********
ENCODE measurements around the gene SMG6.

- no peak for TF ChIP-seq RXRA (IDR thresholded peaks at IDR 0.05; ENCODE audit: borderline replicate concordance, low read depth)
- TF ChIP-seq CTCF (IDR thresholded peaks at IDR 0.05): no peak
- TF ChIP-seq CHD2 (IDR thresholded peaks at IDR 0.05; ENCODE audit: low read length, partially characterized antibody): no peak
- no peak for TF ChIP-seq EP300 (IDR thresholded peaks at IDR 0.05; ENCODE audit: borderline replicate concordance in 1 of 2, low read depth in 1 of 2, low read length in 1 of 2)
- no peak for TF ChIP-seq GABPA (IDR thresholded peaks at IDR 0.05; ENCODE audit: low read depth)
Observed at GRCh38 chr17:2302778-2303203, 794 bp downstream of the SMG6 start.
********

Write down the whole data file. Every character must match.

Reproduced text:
ENCODE measurements around the gene SMG6.

- no peak for TF ChIP-seq RXRA (IDR thresholded peaks at IDR 0.05; ENCODE audit: borderline replicate concordance, low read depth)
- TF ChIP-seq CTCF (IDR thresholded peaks at IDR 0.05): no peak
- TF ChIP-seq CHD2 (IDR thresholded peaks at IDR 0.05; ENCODE audit: low read length, partially characterized antibody): no peak
- no peak for TF ChIP-seq EP300 (IDR thresholded peaks at IDR 0.05; ENCODE audit: borderline replicate concordance in 1 of 2, low read depth in 1 of 2, low read length in 1 of 2)
- no peak for TF ChIP-seq GABPA (IDR thresholded peaks at IDR 0.05; ENCODE audit: low read depth)
Observed at GRCh38 chr17:2302778-2303203, 794 bp downstream of the SMG6 start.